The National Applied Research Laboratories’ National Space Organization (NSPO) yesterday said its Sounding Rocket-9 (SR-9) was launched at 21:34pm on Wednesday, completing its mission of ionospheric measuring.
The SR-9 was launched from the Jioupeng Military Base in Pingtung County to measure the dynamics of the ionospheric layers between 80km and 300km above southern Taiwan.
National Central University’s College of Earth Sciences dean Chu Yen-hsyang (朱延祥) said Taiwan occupies a relatively low latitude near the equator, so the atmosphere is affected by what is known as the Equatorial Plasma Fountain Effect, which often causes signal interruptions for GPS or other satellite communication services.
In an effort to gain information on the mechanism that forms the ionospheric layers and drive the effect, the SR-9 carried an advanced interferometer, he said.
Senior NSPO researcher Chen Yen-sen (陳彥升) said the first section of the rocket detached six seconds after launch and the second section ignited after 12 seconds. The SR-9 reached an altitude of 82km — where it began its measuring mission — just under a minute after launch.
After reaching its highest point of 286km 270 seconds after the launch, the rocket splashed into the ocean after 520 seconds, completing its mission, he said.
In addition, the mission proved that the integration of systems was effective, as the SR-9 was equipped with Formosat-5 — a domestically made remote-observing satellite, marking the first time the nation has used a sounding-rocket as a testing platform for a remote-observing satellite.
The project was also used to promote space science education to senior-high school students, as 42 students from eight high schools were invited to witness the research over 12 weeks.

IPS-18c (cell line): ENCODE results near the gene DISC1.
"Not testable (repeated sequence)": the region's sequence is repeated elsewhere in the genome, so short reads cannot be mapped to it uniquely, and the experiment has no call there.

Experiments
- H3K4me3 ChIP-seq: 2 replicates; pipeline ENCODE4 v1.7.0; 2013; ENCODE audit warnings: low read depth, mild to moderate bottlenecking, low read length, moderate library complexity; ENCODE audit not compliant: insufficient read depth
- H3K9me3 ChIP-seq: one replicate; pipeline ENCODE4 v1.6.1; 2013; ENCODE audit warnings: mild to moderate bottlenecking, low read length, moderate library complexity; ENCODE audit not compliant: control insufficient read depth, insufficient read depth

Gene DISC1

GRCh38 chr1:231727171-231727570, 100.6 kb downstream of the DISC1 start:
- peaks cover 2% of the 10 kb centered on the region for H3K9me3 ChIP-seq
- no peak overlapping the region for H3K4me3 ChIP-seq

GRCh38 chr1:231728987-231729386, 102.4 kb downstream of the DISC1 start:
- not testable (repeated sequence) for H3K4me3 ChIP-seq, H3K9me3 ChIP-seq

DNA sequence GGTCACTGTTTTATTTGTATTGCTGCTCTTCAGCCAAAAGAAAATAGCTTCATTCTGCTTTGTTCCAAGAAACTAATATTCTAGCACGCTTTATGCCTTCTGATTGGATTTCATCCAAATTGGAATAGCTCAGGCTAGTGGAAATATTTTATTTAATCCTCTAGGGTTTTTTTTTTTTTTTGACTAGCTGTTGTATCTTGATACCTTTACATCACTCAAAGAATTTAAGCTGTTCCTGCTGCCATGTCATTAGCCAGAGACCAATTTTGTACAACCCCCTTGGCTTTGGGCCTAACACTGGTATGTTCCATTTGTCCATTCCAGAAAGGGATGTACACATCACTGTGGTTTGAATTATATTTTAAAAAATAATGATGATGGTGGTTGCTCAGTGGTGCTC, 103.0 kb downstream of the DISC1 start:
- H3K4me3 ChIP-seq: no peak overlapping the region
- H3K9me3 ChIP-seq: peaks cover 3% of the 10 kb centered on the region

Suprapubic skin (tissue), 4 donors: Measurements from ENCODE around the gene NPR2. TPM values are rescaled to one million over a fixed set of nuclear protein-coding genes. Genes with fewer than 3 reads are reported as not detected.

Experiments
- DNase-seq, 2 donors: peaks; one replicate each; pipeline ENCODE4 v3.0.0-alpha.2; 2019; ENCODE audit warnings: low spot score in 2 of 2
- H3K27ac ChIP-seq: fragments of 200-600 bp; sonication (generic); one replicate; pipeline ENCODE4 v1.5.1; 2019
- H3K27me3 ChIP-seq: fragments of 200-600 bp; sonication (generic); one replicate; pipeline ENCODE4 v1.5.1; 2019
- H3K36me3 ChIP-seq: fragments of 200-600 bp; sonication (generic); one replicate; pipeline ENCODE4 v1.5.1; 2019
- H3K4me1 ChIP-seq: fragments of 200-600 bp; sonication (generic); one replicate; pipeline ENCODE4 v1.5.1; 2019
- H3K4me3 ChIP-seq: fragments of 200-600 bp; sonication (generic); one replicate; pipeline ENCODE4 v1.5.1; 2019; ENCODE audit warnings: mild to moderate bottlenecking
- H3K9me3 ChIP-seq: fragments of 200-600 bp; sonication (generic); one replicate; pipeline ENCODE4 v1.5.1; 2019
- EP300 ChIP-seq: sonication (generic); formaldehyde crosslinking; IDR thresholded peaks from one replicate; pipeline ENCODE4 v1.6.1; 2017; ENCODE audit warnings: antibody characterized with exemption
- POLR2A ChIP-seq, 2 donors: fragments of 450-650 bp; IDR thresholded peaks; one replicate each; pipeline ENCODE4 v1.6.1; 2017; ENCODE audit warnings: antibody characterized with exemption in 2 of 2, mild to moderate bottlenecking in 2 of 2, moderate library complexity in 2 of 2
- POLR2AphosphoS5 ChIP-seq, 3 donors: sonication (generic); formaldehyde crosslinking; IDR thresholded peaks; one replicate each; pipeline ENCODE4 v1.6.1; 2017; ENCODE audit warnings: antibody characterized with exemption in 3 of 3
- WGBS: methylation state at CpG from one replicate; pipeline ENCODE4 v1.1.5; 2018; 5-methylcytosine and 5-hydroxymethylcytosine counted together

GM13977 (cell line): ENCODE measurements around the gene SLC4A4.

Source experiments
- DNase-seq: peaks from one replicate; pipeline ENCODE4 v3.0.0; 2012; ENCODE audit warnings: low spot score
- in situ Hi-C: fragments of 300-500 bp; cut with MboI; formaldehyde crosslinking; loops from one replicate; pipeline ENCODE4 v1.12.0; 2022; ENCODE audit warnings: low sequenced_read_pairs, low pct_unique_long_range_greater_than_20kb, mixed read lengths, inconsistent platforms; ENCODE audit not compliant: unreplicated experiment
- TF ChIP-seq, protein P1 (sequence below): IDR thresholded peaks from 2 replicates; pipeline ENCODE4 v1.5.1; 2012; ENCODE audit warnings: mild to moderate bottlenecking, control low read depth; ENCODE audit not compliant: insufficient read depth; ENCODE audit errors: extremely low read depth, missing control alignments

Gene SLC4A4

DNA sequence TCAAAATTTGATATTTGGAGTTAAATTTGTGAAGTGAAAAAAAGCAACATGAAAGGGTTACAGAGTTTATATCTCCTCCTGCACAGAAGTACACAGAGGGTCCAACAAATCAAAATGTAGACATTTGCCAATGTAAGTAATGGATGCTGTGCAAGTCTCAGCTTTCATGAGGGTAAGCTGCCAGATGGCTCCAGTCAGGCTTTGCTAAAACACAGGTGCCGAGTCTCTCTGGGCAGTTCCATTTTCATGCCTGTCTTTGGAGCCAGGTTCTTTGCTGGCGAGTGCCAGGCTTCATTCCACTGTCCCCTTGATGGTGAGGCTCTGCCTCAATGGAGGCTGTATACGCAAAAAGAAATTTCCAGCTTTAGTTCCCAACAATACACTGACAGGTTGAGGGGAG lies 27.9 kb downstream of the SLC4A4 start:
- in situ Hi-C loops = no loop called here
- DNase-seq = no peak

The rocket cost about NT$30 million (US$983,500) to build, Chen said.
The Taiwan Railways Administration (TRA) should not use the government’s disease-prevention policy as an excuse to block people’s access to the Taipei Railway Station’s main hall, the Taiwan International Workers’ Association said yesterday. The association held a protest at the station after what organizers said were about 400 people staged a sit-in on Saturday to demonstrate against the TRA’s proposal to ban sitting on the floor of the main hall. In accordance with the Central Epidemic Command Center’s disease-prevention measures, large gatherings have been banned in the hall since the end of February. After protesters yesterday expressed their grievances at the southern
SEEKING OPTIONS: A Sinyi Realty corporate realty official attributed the spike to proposed legal changes in the territory and the ongoing pro-democracy protests More Hong Kongers purchased real estate in Taiwan last year than other foreigners, Ministry of the Interior statistics showed. The ministry attributed the spike to a proposed extradition law that the Hong Kong government submitted last year, which would have allowed suspects to be sent to China and other nations, which sparked mass protests that are continuing. The rate of purchases last year by Hong Kong natural and juridical persons stood at 40 and 60 percent respectively, with building area purchased by both standing at 47.41 percent and 52.59 percent respectively, ministry data showed. Department of Land Administration statistics showed that Hong Kongers
ZERO TOLERANCE: National Police Agency Director-General Chen Ja-chin said that he ordered Kaohsiung police to investigate reports of planned voter intimidation Democratic Progressive Party (DPP) spokeswoman Yen Juo-fang (顏若芳) yesterday denounced the Chinese Nationalist Party (KMT) for asking people not to vote in a recall poll against Kaohsiung Mayor Han Kuo-yu (韓國瑜), while National Police Agency Director-General Chen Ja-chin (陳家欽) called on police to follow up on reports that gangsters are planning to intimidate voters. Yen said that in an effort to save Han, the KMT has mobilized all of its members, who have increasingly tried to prevent Kaohsiung residents from exercising their right to vote in the poll on Saturday next week. She called on Kaohsiung residents to have the courage
Taipei is to reopen public facilities starting on Monday next week under three conditions, and allow indoor and outdoor events with fewer than 250 and 1,000 people respectively, Taipei Deputy Mayor Vivian Huang (黃珊珊) yesterday. The three conditions are practicing social distancing measures or wearing a mask if the proper distance cannot be kept, enforcing a real-name registration system for indoor activities and prohibiting meal sharing, Huang said. All municipal facilities would resume operations under those principles, with the exception of school campuses, she said. School campuses at high-school level and below would remain closed to the public to protect student health, but